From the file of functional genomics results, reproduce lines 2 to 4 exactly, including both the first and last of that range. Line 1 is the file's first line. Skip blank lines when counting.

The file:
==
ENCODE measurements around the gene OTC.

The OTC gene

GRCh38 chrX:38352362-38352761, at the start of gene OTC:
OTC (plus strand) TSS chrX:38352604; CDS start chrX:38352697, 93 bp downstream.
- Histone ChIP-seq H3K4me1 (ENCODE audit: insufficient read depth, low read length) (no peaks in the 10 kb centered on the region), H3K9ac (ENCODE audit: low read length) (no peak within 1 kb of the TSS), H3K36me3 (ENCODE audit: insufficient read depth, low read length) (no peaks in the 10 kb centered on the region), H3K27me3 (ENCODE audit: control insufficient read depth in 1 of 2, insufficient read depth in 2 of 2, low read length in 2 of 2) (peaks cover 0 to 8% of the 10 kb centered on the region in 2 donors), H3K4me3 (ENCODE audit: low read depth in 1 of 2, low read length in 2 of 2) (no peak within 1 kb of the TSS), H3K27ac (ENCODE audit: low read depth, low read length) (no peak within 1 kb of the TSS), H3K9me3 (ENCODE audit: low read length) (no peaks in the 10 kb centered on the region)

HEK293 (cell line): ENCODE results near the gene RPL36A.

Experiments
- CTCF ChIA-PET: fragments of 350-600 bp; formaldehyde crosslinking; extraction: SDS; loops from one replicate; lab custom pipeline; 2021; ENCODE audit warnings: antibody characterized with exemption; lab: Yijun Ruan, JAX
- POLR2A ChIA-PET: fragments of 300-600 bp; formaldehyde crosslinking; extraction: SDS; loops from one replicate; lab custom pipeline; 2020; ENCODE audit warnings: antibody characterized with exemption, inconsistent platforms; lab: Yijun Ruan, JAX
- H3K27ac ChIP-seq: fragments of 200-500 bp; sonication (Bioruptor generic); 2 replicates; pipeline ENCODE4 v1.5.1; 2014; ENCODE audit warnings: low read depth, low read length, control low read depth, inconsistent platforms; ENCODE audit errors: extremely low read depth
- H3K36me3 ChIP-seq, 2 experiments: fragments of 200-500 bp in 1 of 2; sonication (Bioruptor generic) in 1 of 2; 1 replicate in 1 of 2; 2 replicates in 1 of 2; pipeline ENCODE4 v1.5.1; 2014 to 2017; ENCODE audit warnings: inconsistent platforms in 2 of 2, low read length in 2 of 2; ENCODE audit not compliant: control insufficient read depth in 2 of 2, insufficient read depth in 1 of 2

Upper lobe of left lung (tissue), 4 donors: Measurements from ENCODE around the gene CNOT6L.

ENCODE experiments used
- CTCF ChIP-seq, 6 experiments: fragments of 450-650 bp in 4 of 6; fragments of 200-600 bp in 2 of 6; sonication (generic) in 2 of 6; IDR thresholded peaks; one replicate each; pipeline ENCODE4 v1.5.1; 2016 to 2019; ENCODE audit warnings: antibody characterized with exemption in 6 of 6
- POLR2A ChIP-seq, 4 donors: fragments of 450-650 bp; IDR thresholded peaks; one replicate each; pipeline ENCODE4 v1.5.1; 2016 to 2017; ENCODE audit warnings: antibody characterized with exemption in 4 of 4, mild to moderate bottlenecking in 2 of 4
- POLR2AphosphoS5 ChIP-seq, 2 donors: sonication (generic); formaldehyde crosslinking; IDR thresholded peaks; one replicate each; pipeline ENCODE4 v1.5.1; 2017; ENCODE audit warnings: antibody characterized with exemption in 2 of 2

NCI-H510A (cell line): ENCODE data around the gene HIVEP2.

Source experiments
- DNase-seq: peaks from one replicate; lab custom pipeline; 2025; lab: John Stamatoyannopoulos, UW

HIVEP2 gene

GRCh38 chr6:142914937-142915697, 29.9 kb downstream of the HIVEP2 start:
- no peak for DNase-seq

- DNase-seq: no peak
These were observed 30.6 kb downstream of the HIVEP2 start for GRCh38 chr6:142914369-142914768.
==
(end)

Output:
The OTC gene

GRCh38 chrX:38352362-38352761, at the start of gene OTC:
OTC (plus strand) TSS chrX:38352604; CDS start chrX:38352697, 93 bp downstream.